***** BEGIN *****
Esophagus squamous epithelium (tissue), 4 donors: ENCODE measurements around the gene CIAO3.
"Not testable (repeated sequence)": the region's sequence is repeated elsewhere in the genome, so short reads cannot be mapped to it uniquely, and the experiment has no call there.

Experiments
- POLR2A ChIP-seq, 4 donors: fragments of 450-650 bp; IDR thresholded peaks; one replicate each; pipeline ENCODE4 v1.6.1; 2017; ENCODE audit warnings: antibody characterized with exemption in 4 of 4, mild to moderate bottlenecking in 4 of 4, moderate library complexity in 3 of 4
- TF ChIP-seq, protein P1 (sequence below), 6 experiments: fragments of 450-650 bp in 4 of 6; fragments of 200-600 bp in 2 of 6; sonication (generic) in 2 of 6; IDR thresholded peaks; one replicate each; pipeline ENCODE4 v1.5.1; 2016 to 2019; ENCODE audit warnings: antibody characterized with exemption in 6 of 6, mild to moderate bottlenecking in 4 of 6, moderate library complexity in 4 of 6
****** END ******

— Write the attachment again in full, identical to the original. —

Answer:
Esophagus squamous epithelium (tissue), 4 donors: ENCODE measurements around the gene CIAO3.
"Not testable (repeated sequence)": the region's sequence is repeated elsewhere in the genome, so short reads cannot be mapped to it uniquely, and the experiment has no call there.

Experiments
- POLR2A ChIP-seq, 4 donors: fragments of 450-650 bp; IDR thresholded peaks; one replicate each; pipeline ENCODE4 v1.6.1; 2017; ENCODE audit warnings: antibody characterized with exemption in 4 of 4, mild to moderate bottlenecking in 4 of 4, moderate library complexity in 3 of 4
- TF ChIP-seq, protein P1 (sequence below), 6 experiments: fragments of 450-650 bp in 4 of 6; fragments of 200-600 bp in 2 of 6; sonication (generic) in 2 of 6; IDR thresholded peaks; one replicate each; pipeline ENCODE4 v1.5.1; 2016 to 2019; ENCODE audit warnings: antibody characterized with exemption in 6 of 6, mild to moderate bottlenecking in 4 of 6, moderate library complexity in 4 of 6